What John Gordon is doing giving a keynote at the RSA conference is utterly
and completely beyond my ability to comprehend. If you read his bio at the
link above, you'll find he has absolutely zero background in software or
computer systems. He's obviously a smart cookie (ex-physicist at Air Force
Weapons Lab, a stint at Sandia, etc) but he's not in any position to
authoritatively say jack sqat about software vulnerabilities - unless
there's something I'm not reading about his background.
I love his perspective though .. Sure John, it's the DEVELOPERS fault that
MANAGEMENT makes the promises and DEMANDS product be shipped two weeks
before it's even spec'd. God, I sure do wish I had though of just spending
more time debugging when the CEO was screaming at me.. either you ship *IT*
or I ship *YOU*. This also tells me he's completely unfamiliar with the
concept of offshore outsourcing. psss.. hey, John .. A LOT OF THE CODE'S
NOT EVEN WRITTEN HERE, BUDDY! :-)
I'm glad I didn't go .. I would have felt cheated out of my admission fee by
hearing the blathering of someone like this.
Kind Regards (and in somewhat of a cranky mood),
From: [EMAIL PROTECTED] [mailto:[EMAIL PROTECTED]
Behalf Of Mark Curphey
Sent: Thursday, February 26, 2004 7:33 PM
To: [EMAIL PROTECTED]
Subject: Re: [SC-L] Any software security news from the RSA conference?
Looks like the link I was pointing to didn't make it
Here it is again
And the text below
Software makers could eliminate most current security issues if
they only tried harder, according to a Homeland Security advisor
An advisor to the US' Homeland Security Council has lashed out at
software developers, arguing their failure to deliver secure code
is responsible for most security threats.
Retired lieutenant general John Gordon, presidential assistant
and advisor to the Homeland Security Council, used his keynote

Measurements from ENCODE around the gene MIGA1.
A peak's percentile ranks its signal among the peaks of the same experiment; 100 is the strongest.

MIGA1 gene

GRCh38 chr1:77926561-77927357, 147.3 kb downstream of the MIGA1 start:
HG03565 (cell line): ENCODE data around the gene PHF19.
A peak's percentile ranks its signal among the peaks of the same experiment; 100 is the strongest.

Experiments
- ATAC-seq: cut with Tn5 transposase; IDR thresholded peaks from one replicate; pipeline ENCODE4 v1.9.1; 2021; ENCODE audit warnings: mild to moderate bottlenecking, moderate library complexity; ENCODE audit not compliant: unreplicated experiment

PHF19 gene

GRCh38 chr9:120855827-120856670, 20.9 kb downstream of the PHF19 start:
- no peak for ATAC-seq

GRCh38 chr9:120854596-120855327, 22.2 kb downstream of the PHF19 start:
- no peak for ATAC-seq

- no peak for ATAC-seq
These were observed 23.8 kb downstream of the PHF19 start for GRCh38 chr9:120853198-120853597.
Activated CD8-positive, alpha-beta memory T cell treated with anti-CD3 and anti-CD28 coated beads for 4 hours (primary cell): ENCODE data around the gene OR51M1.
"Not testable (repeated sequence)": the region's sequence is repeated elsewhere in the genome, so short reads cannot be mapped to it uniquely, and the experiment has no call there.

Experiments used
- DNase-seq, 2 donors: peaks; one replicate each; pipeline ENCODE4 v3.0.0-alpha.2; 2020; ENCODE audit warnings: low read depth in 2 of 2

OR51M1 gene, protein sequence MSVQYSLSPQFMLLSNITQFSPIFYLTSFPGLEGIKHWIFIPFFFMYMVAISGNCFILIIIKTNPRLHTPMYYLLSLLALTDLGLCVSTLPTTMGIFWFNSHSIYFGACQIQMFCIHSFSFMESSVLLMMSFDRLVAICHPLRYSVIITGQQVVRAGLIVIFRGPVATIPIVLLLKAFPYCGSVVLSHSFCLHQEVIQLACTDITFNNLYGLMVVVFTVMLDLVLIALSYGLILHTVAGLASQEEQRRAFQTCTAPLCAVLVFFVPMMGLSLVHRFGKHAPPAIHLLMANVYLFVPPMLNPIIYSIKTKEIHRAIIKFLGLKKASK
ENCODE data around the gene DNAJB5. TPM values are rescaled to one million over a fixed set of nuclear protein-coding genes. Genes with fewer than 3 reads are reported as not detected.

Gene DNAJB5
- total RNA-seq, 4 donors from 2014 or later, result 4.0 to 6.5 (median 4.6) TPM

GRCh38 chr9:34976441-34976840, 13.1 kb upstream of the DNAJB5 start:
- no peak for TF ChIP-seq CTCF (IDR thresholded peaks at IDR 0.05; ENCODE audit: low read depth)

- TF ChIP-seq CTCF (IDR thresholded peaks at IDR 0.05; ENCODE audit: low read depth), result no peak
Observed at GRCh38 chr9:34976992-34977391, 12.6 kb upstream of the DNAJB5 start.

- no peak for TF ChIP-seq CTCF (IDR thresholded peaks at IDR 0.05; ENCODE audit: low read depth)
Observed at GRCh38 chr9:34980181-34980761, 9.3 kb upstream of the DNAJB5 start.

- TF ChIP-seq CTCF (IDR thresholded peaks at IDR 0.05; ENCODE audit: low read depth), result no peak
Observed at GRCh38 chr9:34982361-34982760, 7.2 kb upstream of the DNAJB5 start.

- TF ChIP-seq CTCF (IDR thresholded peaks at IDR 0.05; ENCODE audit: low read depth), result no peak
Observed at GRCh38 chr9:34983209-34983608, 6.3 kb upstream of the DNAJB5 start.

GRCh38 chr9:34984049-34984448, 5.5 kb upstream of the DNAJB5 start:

address at the RSA Security conference in San Francisco on
Wednesday to question how much effort developers are putting into
ensuring their code is watertight. This is a problem for every
company that writes software. It cannot be beyond our ability to
learn how to write and distribute software with much higher
standards of care and much reduced rate of errors and much
reduced set of vulnerabilities, he said.
Gordon's keynote followed a day after that of Microsoft chairman
According to Gordon, if developers could reduce the error and
vulnerability rate by a factor of 10, it would probably
eliminate something like 90 percent of the current security
threats and vulnerabilities.
Once we start writing and deploying secure code, every other
problem in cybersecurity is fundamentally more manageable as we
close off possible points of attack, he said.
Gordon also criticised wireless network manufacturers for making
encryption too difficult to deploy, even for technically
competent users. He made the comments after explaining that he
had spent a long weekend trying to set up a Wi-Fi network at his house.
One manufacturer got to invest an entire man-day of tech support
and about eight hours of telephone charges. At the end of the
day, I still had not accomplished a successful installation,
said Gordon, who eventually managed to get the network running by
taking some steps that were not in the documentation.
However, he said the documentation didn't make it clear how to
secure his network: The industry needs to make it easy for users
like me -- who are reasonably technically competent -- to employ
solid security features and not make it so tempting to simply
Mark Curphey [EMAIL PROTECTED] wrote:
I thought this was interesting. I missed it but I am sure the
please many on this list (myself included)
Bill Cheswick [EMAIL PROTECTED] wrote:
Bill Gates gave a keynote on their current approach to security, and
the contents of SP2, due out 1H 2004. From what I heard, Bill
gets it. He addressed about 4 of my top 6 complaints and
Quite a change from the rhetoric of five years ago.
But it is an Augean stable, and they have a long way to go.
Of course, the devil is in the details, and we will have to see.
On Wed, Feb 25, 2004 at 02:38:32PM -0500, Kenneth R. van Wyk wrote:
It's been a rather quiet week so far here on SC-L. I guess
is either at the RSA conference (http://2004.rsaconference.com/) or
otherwise too busy. I've been watching some of the reports
that have been
appearing in the trade press regarding announcements and
such at the RSA
Most of the announcements seem to me to focus on new and upcoming